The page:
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Scientists now have solid evidence to show that ice under the Martian surface varies in depth from location to location

After continuing to receive more detailed information about Mars, U.S. scientists now believe that it is possible that up to half of the Martian surface is covered by ice.  The problem that researchers continue to face is that underground ice depth varies from location to location -- while it can be directly on the surface in one spot, it can be several feet deep just a few feet away.

"We find the top layer of soil has a huge effect on the water ice in the ground," said Arizona State University's Joshua Bandfield.  It was previously believed that Martian ice could be found anywhere from 3 to 6 feet below the surface -- Bandfield's research indicates that it is possible ice can be found just two inches underneath the surface.

Bandfield compares seasonal changes in thermal infrared patterns, after the data was collected with the NASA Odyssey spacecraft, to be able to accurately estimate readings within several hundred feet.  Dusty areas insulate ice, while locations on the surface with large amounts of rocks help pump a lot of heat into the ground -- something that increases the depth where ice will be found.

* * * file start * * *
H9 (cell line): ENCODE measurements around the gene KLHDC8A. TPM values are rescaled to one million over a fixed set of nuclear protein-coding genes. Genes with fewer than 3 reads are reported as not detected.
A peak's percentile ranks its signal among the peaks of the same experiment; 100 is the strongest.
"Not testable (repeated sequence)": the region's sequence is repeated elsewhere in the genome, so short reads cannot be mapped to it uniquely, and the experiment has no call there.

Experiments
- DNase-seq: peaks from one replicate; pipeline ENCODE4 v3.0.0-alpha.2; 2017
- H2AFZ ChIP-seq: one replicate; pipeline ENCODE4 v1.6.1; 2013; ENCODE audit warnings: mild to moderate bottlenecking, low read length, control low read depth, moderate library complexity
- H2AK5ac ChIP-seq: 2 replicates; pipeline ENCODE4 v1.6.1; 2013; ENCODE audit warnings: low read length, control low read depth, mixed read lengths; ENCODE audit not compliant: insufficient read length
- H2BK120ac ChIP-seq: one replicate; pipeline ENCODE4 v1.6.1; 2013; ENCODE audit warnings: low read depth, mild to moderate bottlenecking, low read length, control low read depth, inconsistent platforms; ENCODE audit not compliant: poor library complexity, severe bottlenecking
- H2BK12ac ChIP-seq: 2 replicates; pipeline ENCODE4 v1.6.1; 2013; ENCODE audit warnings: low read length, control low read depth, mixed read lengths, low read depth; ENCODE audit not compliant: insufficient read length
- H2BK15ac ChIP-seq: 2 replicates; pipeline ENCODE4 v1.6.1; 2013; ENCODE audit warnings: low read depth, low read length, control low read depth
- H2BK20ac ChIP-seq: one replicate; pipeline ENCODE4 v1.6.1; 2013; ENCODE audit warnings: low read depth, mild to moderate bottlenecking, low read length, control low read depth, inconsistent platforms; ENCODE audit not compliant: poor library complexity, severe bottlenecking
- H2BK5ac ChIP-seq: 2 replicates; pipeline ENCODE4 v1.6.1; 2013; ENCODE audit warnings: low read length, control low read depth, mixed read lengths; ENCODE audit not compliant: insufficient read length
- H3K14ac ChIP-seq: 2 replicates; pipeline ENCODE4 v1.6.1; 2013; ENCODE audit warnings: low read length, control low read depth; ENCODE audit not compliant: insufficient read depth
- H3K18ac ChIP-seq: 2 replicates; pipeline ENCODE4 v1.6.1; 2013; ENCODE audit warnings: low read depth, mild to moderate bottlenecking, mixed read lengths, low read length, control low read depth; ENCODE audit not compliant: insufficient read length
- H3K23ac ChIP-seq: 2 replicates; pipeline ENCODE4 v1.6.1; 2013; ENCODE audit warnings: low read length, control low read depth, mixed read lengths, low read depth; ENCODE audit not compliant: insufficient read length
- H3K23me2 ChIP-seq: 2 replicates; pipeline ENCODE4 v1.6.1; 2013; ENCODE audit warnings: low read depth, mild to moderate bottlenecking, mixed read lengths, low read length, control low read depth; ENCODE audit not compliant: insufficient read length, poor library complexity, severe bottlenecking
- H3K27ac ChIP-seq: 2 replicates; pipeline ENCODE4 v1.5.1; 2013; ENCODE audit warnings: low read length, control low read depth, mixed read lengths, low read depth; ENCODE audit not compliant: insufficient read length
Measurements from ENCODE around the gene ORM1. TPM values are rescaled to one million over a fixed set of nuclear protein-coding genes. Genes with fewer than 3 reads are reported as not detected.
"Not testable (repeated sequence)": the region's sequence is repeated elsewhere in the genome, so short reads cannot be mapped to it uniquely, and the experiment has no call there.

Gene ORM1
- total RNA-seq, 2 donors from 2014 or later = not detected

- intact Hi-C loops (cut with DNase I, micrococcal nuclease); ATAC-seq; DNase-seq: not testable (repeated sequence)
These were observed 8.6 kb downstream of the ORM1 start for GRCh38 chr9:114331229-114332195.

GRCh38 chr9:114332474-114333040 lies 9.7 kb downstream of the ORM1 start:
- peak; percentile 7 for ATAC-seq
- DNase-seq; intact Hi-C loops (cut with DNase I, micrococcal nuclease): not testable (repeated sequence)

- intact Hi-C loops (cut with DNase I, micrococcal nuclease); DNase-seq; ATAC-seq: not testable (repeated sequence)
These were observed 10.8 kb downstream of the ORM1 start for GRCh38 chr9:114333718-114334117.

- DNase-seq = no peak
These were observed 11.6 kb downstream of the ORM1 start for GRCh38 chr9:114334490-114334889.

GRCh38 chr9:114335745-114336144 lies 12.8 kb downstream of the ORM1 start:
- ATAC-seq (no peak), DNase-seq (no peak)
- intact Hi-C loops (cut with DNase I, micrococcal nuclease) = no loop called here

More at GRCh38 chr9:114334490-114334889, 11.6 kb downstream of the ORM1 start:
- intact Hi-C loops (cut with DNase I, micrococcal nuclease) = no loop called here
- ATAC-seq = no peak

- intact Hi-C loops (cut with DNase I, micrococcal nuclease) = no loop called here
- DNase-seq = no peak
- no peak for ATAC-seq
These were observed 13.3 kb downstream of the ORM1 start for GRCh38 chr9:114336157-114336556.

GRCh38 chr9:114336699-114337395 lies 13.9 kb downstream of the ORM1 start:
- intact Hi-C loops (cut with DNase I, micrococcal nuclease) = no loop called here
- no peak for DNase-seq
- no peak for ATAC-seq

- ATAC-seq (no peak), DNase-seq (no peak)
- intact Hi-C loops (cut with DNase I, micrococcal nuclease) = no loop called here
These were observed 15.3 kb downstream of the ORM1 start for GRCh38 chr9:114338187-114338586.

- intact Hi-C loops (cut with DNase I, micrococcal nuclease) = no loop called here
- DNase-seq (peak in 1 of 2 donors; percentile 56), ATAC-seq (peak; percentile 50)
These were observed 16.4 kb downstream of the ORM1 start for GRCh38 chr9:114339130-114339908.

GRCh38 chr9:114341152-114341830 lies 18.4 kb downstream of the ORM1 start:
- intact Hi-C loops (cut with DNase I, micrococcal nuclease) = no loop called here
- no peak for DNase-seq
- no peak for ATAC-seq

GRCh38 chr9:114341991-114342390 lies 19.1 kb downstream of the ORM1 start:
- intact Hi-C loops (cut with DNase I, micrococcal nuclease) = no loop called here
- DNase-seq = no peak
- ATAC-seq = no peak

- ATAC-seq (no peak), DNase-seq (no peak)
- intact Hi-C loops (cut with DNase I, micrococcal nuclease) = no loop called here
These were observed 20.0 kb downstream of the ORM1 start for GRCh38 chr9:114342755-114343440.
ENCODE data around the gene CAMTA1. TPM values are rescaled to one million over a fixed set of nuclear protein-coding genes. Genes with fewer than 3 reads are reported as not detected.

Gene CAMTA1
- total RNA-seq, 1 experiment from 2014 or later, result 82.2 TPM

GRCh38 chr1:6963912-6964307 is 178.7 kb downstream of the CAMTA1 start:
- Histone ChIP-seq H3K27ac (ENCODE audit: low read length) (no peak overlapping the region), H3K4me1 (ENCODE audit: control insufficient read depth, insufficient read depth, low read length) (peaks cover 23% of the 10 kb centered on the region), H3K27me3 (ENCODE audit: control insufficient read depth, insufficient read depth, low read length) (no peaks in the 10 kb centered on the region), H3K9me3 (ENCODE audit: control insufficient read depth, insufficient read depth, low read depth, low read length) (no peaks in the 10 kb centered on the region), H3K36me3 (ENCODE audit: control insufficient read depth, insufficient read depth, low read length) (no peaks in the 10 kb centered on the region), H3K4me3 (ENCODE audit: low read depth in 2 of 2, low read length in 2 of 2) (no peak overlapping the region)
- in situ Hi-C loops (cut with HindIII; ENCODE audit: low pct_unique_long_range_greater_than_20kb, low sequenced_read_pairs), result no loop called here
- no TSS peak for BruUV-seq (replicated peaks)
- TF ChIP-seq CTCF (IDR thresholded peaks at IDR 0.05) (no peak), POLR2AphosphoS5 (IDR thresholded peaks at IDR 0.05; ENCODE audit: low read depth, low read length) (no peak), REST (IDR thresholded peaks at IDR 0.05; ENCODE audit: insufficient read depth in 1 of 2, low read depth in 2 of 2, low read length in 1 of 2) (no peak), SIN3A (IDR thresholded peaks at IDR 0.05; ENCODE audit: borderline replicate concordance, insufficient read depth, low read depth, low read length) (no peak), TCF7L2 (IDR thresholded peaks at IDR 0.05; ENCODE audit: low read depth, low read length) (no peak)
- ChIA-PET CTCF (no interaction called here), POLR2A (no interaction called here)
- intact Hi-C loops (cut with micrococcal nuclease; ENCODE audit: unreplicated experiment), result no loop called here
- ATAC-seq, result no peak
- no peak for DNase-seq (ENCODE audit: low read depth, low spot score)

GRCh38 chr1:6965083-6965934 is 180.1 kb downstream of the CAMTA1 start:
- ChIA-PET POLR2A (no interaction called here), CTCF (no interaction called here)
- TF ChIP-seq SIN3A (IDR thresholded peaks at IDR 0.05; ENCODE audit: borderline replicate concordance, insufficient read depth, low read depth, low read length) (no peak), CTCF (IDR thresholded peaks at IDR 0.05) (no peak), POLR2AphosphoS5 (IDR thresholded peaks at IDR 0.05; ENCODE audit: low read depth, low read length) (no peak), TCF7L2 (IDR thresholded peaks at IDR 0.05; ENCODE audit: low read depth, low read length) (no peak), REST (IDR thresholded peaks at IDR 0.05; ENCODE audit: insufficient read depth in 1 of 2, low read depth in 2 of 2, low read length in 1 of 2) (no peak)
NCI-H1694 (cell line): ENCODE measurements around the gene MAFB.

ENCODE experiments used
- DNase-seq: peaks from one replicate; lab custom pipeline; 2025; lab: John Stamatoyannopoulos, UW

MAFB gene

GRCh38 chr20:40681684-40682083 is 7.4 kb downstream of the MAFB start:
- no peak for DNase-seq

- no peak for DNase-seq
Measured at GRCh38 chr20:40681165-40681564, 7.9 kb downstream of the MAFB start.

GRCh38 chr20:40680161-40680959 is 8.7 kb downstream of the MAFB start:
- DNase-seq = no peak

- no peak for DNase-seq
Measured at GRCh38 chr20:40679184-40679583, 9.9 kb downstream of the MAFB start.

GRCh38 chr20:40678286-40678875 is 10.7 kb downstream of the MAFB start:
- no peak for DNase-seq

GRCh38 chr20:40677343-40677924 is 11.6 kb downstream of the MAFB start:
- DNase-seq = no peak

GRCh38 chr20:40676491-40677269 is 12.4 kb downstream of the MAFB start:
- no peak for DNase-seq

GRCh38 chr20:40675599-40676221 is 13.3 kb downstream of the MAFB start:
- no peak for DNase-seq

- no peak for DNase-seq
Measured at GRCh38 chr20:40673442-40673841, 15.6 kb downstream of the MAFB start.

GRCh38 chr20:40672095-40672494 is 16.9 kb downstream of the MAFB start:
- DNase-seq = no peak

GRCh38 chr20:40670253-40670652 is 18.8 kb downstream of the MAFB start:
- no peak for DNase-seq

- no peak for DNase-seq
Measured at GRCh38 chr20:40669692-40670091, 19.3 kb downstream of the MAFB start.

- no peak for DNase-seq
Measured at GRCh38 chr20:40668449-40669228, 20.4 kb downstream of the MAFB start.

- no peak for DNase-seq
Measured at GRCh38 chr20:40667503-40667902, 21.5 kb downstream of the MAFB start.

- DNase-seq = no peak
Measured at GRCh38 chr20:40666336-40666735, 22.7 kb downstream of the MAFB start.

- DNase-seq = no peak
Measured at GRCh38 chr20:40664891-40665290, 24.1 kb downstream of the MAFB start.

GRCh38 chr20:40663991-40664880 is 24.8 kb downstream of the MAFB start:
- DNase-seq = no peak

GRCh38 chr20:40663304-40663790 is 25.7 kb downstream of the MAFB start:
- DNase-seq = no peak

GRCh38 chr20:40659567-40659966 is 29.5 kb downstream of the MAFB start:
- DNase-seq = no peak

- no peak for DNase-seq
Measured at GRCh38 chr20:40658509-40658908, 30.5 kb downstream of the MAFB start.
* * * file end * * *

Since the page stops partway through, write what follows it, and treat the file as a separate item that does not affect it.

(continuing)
The Phoenix Mars Mission launches in August; the aim of the mission to put a craft on the surface of Mars to sample the ice.  

Researchers are now trying to estimate how deep the ice on the surface could be.  It is believed that the ice deposits are deep enough that they would cause the creation of large oceans if the deposits were to melt.


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RE: And now.. what's in it?
By ADDAvenger on 5/3/2007 2:40:57 PM , Rating: 2
Yup, and the greater problem is Mars' weak gravity (and lack of a magnetic field) that caused it to lose so much of its atmosphere in the first place. Granted, I don't think it's going to bleed atmosphere so fast that it will revert to normal in ten or even a hundred lifetimes, but if we're talking about something on this large of a scale we may as well consider something on this long of a timescale.


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